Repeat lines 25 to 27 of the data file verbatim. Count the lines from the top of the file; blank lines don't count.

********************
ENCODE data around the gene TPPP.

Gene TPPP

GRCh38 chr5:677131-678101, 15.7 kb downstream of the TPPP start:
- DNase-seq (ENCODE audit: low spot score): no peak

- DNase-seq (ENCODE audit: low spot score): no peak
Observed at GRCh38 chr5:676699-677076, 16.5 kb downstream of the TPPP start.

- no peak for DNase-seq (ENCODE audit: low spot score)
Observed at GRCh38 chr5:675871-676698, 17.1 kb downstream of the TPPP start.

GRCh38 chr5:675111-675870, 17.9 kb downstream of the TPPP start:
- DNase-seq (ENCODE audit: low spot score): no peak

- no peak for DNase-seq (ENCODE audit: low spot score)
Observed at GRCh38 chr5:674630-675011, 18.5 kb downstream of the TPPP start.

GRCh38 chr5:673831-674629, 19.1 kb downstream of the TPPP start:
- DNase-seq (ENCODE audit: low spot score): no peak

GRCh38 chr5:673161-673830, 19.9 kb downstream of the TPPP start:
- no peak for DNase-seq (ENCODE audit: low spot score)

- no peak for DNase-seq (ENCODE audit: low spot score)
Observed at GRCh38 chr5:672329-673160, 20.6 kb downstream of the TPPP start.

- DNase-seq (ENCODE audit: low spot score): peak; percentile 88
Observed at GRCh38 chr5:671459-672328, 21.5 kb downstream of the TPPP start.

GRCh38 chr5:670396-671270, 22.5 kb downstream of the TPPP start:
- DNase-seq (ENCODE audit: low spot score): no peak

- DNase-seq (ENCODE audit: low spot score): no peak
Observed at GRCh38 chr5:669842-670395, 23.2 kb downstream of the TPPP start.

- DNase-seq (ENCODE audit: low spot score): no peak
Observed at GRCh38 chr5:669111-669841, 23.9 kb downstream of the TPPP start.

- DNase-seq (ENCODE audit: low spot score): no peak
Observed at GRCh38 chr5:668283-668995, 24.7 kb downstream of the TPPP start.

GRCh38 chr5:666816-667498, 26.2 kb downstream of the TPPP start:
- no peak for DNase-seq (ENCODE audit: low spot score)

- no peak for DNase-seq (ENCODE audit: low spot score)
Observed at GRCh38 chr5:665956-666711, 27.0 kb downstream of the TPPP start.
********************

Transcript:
- DNase-seq (ENCODE audit: low spot score): no peak
Observed at GRCh38 chr5:669111-669841, 23.9 kb downstream of the TPPP start.

- DNase-seq (ENCODE audit: low spot score): no peak